Debt companies could lose their licence for misleading advertising and poor advice
Debt companies look like an unscrupulous bunch don't they? Well, the Office of Fair Trading think so as they're threatening to close down more than 100 debt management firms, swiping their licences in the process.
Unless they take immediate action to comply with the OFT's guidelines, they go out of business.
This is all thanks to a review of the debt management sector which found that that problems were rife, in particular, with misleading adverts. One major complaint were that these companies failed to disclose that services weren't free when they claimed to be so.
In addition to this, the OFT discovered that advisers working for debt management companies were lacking in competence which prompted poor advice given and inadequate information.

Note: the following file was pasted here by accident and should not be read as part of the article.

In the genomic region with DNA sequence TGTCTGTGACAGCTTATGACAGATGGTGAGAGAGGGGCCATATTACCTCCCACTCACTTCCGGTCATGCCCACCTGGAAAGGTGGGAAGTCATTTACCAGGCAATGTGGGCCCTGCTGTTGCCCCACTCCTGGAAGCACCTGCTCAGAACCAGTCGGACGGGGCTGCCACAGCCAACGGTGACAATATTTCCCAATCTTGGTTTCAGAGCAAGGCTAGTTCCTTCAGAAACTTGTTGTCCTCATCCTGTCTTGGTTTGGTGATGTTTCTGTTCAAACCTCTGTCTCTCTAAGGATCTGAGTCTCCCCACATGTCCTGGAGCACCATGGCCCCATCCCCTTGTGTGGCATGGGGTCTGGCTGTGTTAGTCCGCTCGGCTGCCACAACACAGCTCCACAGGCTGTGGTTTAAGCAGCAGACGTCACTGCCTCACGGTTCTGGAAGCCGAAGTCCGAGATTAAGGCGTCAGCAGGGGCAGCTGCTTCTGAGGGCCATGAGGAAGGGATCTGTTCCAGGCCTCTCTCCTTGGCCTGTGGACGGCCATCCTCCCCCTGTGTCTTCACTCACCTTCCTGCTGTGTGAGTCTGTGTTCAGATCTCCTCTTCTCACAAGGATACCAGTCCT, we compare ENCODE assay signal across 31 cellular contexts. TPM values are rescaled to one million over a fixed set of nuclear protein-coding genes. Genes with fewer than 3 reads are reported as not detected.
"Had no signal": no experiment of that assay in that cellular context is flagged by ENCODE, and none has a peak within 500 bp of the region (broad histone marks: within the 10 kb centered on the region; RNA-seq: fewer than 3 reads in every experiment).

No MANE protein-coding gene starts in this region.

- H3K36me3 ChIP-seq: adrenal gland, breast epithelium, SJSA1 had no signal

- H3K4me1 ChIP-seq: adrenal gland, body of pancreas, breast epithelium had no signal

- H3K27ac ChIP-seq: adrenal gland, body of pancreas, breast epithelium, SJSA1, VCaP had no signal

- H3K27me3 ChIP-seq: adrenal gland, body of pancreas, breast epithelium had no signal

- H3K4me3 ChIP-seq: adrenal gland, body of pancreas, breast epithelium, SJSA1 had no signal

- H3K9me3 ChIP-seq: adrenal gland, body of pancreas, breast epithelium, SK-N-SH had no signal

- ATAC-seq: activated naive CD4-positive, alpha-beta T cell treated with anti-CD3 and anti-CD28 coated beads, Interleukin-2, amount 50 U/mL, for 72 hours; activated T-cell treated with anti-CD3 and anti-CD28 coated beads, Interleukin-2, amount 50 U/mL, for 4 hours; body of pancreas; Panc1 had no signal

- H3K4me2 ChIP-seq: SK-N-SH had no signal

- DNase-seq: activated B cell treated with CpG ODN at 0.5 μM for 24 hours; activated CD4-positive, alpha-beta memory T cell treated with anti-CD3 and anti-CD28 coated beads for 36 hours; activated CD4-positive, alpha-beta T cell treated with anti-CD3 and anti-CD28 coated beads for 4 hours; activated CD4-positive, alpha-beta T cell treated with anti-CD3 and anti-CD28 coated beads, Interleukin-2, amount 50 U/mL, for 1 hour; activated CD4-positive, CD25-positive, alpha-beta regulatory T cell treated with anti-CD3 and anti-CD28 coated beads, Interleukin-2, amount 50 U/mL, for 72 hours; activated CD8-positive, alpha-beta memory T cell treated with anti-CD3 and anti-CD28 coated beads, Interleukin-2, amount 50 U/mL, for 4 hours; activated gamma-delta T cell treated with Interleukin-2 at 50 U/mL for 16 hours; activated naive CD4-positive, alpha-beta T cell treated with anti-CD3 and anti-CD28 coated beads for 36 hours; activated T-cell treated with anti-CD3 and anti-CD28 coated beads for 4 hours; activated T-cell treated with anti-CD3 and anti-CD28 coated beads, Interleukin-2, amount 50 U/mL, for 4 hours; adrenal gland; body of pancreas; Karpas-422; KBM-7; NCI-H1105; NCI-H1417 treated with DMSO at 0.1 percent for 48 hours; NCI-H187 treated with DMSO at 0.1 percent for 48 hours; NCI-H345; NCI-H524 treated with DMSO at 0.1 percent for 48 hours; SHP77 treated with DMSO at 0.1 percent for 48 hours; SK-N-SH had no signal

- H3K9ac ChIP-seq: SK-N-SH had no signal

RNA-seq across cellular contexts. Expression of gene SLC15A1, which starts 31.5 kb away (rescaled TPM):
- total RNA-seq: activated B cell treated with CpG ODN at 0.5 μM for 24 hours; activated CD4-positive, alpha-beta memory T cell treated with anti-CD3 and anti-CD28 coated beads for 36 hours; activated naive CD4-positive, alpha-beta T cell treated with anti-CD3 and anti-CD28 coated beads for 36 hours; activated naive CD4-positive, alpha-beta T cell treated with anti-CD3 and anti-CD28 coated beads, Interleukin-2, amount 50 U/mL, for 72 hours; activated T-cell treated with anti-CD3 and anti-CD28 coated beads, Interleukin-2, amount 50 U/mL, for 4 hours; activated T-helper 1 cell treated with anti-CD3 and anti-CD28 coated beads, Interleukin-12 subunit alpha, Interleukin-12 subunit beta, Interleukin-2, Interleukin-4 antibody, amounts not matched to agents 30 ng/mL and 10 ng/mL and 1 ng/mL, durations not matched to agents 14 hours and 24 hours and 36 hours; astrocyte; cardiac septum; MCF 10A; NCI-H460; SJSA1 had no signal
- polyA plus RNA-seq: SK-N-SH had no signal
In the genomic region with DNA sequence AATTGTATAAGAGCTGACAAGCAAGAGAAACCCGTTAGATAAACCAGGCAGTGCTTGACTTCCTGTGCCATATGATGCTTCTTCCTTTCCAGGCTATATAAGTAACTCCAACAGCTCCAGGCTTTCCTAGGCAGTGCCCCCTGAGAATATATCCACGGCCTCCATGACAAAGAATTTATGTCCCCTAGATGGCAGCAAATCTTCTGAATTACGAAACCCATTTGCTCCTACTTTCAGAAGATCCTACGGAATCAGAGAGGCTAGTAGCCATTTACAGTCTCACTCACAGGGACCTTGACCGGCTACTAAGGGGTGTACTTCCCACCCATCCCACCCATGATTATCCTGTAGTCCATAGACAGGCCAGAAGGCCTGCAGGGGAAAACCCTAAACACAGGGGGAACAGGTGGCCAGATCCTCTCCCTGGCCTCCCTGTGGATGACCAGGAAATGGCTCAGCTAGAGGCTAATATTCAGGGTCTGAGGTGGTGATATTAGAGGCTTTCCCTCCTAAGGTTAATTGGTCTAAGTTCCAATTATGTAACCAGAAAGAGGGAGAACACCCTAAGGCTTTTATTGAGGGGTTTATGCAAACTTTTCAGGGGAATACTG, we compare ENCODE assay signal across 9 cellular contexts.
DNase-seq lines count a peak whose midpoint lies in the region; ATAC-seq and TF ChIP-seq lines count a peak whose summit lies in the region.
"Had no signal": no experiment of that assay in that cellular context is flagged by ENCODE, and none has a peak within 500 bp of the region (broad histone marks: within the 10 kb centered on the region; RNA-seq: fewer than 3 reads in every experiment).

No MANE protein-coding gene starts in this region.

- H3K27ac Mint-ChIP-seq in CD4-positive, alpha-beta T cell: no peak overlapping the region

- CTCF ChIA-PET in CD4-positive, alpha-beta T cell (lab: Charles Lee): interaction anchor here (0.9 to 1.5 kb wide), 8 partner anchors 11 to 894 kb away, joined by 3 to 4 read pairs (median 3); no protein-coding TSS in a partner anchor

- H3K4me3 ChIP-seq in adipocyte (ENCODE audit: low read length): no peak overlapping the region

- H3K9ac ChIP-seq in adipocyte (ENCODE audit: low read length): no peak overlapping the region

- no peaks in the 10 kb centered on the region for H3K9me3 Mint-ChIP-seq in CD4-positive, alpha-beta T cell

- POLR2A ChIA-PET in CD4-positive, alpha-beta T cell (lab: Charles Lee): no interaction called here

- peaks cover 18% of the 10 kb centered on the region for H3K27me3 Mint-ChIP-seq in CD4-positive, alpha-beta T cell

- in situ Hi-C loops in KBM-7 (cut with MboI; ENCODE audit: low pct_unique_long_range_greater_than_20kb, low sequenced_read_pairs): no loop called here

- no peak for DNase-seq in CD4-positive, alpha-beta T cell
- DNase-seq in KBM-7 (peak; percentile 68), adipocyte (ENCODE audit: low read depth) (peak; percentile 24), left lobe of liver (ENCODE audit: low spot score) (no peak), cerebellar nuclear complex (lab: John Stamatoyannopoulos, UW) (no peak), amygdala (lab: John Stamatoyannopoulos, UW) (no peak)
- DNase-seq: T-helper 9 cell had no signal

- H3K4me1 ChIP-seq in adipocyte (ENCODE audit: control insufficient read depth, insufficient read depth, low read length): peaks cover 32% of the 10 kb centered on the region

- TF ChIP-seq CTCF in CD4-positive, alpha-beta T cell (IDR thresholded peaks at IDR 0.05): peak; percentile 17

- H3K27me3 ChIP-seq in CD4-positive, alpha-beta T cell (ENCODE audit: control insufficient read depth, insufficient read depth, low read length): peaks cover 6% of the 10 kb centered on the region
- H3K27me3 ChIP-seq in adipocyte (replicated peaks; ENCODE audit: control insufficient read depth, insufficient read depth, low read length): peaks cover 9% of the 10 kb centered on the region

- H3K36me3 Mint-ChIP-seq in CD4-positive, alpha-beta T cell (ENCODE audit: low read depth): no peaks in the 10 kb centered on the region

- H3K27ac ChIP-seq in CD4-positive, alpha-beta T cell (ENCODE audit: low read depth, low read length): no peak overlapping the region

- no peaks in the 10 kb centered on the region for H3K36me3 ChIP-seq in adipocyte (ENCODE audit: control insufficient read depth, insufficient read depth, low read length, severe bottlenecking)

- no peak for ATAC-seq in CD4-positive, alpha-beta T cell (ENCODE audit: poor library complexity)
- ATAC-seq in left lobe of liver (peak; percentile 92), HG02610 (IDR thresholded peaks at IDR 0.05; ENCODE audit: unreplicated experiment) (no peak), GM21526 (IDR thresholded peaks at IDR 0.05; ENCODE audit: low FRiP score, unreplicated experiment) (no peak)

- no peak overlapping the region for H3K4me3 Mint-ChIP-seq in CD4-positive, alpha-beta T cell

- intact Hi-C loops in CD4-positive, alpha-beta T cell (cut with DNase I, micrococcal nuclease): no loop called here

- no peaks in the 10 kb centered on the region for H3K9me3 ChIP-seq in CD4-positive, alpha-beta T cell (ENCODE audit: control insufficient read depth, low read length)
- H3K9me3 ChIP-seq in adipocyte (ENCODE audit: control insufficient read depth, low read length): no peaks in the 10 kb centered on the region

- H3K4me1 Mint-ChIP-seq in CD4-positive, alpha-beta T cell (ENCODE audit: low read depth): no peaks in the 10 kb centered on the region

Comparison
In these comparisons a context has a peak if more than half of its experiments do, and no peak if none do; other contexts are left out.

Unlike free debt-advice charities like the Consumer Credit Counselling Service, Money Advice Trust or Citizens Advice Bureaux, these debt management firms can often cost more than consumers' existing debts.
Firms will find that their licence can be revoked if they give advice that is not in the best interests of the consumer, or indeed, show an unwillingness to change their habits in their wish to mislead customers.
The Guardian reports that the OFT said the quality of the information and initial advice provided to consumers is often "very poor, raising concerns about the competence and training of frontline staff".
Ray Watson, director of the OFT's Consumer Credit Group, said: "The level of non-compliance we found across the industry is unacceptable. If any of the 129 firms identified do not improve their standards substantially they will be the subject of licensing action by the OFT.
"People who are heavily indebted, desperate and vulnerable need advice which makes their problem better not worse and should not be exploited. Debt management firms must be clear about their charges and the options available to customers."